A diminuitive man of about fifty years, Artimedes is a chain smoking life-long bachelor whose love of food seems to be in the blood of everyone in Italy. He is a man with thinning hair but admirable charisma, which is easy to see in any language. The way he holds court with the two young taxi drivers reminds me of a sage in a cave taking occasional visitors to bask in his enlightenment. We sit in uncomfortable ladder-backed chairs around an indistinct Formica table for hours. Nine hours. And we enjoy it. After the pasta we start in on the contorni of olives marinated with peppers or onions, bread, oil and more wine. Then the cheese; the calciocavallo Luca brought, and a peccorino Artimedes had purchased for the occasion. And then, after a Tuscan cigar, comes the dolce.

Artimedes prepared for us what is to this day among the best desserts I have had in Italy. It's a simple torta of apple and raisins. This is not something I would usually care for, but his crust is not the paste-like substance that often passes for crust in Italian bakeries. It is sweet, crumbly and buttery and somehow light on the stomach. It also has a reasonable amount of fruit and accompanying caramelized juice to remind you that it is, in fact, the star of the dessert. The raisins had been soaked in an unidentifiable low-alcohol liquor and so are revived to juiciness. The apples are substantial in texture balancing on the precipice between undercooked and mush. The juice respects the boundary of the crust due to its thickness and is just sweet enough. Artimedes swells with pride as we all dive in for seconds. To reward our good taste, he brings out last year's Nocino, a dark brown home-made liquor made from nuts. I don't understand which nuts, but after a couple cordials and a caffe corretto with grappa I find the Nocino's chewy sediment a bit more charming at the base of a glass coated in the syrupy residue. Also newly charming are the two cab drivers who suddenly feel they can sing Frank Sinatra and re-enact action scenes from movies. When Bruno does a startlingly realistic death scene after being shot by an invisible bullet in the chest, I don't flinch. My trepidation from the morning hours vanished, I glance at Artimedes through a cloud of smoke from his latest Tuscan cigar and run to the side of Bruno in his death throes acting as the bereaved widow-to-be.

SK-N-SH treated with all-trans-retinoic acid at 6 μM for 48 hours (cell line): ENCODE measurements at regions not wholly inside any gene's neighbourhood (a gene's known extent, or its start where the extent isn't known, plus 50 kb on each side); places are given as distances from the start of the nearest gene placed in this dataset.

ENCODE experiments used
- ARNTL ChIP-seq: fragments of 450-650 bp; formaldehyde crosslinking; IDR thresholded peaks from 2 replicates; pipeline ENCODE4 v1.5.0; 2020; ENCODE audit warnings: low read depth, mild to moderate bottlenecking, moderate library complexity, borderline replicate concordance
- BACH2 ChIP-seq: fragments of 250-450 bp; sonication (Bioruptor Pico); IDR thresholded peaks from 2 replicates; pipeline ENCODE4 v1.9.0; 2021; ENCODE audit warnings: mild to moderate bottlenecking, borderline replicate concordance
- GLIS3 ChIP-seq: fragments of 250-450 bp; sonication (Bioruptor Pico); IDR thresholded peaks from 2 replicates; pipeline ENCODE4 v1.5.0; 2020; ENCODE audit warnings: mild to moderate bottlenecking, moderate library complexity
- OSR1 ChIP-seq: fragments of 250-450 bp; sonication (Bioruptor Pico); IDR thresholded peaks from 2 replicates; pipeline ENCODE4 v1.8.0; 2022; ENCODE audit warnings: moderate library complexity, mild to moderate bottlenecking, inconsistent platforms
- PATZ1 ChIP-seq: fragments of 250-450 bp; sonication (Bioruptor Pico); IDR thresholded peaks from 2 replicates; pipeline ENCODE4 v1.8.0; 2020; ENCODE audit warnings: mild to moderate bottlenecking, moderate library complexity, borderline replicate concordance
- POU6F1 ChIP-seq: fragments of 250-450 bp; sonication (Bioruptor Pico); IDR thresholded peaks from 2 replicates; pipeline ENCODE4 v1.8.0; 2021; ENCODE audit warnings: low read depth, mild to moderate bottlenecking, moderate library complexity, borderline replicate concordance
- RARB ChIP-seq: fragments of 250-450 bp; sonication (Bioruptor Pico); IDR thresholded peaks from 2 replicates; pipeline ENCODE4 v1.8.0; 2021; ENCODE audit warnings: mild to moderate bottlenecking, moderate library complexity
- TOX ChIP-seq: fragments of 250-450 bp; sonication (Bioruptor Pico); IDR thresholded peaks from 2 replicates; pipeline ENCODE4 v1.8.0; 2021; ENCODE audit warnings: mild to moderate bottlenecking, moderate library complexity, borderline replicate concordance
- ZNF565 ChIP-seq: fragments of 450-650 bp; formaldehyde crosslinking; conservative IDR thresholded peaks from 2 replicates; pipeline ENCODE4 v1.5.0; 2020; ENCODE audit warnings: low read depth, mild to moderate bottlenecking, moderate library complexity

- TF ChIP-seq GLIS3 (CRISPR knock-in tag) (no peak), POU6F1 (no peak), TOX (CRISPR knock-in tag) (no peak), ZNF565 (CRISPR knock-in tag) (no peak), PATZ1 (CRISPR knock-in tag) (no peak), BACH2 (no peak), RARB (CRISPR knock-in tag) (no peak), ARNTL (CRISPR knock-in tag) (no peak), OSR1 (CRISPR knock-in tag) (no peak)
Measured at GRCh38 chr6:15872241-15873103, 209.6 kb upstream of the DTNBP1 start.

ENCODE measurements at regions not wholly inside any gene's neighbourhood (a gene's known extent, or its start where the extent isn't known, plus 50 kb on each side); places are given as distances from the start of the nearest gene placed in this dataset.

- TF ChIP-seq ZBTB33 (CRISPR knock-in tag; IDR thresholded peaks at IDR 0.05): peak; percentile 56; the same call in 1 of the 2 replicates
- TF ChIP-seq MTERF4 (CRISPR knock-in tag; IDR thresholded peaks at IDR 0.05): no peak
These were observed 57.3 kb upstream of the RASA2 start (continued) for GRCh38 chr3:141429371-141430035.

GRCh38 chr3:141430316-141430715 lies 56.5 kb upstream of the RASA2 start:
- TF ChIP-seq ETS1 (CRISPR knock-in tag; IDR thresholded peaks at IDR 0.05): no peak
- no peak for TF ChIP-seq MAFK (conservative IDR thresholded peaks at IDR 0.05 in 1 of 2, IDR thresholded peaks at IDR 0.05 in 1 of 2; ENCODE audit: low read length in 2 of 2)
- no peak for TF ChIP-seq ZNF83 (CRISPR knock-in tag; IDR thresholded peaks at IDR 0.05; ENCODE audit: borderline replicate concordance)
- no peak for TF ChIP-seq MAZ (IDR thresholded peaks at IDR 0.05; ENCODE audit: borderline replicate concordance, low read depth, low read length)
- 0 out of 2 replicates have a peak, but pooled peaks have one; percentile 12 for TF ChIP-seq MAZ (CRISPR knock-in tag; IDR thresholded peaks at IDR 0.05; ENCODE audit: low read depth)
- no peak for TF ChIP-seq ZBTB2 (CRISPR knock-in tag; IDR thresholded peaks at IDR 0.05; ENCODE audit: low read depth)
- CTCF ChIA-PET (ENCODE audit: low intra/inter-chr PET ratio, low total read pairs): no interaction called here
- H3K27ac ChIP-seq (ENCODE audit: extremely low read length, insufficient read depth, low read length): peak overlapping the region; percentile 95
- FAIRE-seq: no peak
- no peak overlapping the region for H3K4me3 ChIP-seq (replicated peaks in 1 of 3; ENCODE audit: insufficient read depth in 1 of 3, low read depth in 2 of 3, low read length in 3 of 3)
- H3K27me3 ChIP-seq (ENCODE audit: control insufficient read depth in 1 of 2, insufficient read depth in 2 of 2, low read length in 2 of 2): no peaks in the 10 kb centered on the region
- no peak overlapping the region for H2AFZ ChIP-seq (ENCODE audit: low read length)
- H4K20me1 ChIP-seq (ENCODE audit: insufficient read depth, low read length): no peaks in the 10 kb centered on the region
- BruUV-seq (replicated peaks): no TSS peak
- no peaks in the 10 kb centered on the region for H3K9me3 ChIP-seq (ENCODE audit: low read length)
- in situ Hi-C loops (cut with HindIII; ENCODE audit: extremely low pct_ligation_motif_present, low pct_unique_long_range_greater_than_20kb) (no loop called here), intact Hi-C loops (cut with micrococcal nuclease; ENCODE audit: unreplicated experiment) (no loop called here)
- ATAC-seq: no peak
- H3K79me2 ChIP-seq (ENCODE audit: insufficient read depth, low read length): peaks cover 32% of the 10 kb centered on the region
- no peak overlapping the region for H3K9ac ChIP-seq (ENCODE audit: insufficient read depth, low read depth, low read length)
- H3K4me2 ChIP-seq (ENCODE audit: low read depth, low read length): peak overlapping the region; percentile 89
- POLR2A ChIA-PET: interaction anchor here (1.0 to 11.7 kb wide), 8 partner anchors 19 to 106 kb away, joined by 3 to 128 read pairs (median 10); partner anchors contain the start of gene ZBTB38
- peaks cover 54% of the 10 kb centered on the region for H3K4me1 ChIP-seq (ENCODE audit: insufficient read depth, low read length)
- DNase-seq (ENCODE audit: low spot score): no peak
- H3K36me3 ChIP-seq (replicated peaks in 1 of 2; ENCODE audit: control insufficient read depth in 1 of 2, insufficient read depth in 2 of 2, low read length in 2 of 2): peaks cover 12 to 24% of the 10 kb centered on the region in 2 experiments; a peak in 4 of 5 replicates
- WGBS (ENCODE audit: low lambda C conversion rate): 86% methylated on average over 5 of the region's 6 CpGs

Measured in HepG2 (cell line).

Mouthfeel, by Julie Glenn